The Epic Struggle of Fighting Hackers...and Beating Them
If you’re going to run a phone scam, don’t call a security developer.
One such scammer did just that, telling the developer that he was in trouble with the IRS. If he paid thousands of dollars, he could avoid jail.
Obviously, the developer didn’t buy it.
The call center now gets a robocall 28 times a second, thanks to this program he created. Now, when the scammers pick up the line, they hear this:
“Hello. It has been detected that you are a scammer. Because of this, we are flooding your phone lines to prevent you from scamming additional people. This will not stop until you stop.”
The developer embodies the latest attitude towards cyberattacks shared by companies throughout the U.S.: “We’re mad as %$@# and not taking it anymore.”
The Impact of Cyberattacks
Hackers target corporations every day and the numbers are staggering.
CSO magazine estimates that 58 data records are stolen every second at the expense of $141 for each record. That’s roughly $490,000 spent in one hour thanks to online theft. Another service found that more than 9 billion data records have been lost or stolen since 2013, which breaks down to about 5 million records a day. Almost three billion robocalls were placed in January 2018 alone, and it’s not a stretch to assume a large portion of those traced to scammers. Even the technically sophisticated call center/IRS ploy mentioned above has been profitable to scammers, netting upwards of $36.5 million since 2013.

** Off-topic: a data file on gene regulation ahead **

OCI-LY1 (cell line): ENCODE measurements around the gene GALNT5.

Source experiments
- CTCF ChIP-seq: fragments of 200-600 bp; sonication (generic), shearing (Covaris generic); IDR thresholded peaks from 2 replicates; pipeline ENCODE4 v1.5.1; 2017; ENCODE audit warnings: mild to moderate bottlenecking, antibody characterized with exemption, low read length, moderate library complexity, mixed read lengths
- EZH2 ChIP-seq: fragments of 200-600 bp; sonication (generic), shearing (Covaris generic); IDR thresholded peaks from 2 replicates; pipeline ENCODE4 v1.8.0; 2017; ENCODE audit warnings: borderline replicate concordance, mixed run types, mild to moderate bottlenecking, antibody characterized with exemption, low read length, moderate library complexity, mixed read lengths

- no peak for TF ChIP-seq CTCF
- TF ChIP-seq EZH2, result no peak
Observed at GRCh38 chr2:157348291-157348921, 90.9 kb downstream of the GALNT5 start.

Hackers can access systems through multiple vulnerabilities including:
- Systems vulnerabilities: Equifax, one of the nation’s three credit rating agencies, failed to update a web application. As a result, hackers found an accessible point of entry and stole 145 million records.
- Phishing: A Lithuanian man tricked accountants for two technology giants into sending him $100 million, an elaborate scam which began with a phishing email and included fake invoices.
- Downloads: DLA Piper, a global law firm with more than 3,000 attorneys in 40 countries, suffered from a ransomware attack that encrypted files and shut down its phones, emails, and laptops for days. It is theorized that the malware entered DLA Piper’s systems through a software update provided by a Ukrainian accounting firm. The same ransomware attack hit Maersk, costing the company $300 million (and counting) and demanding an overhaul of their global IT infrastructure.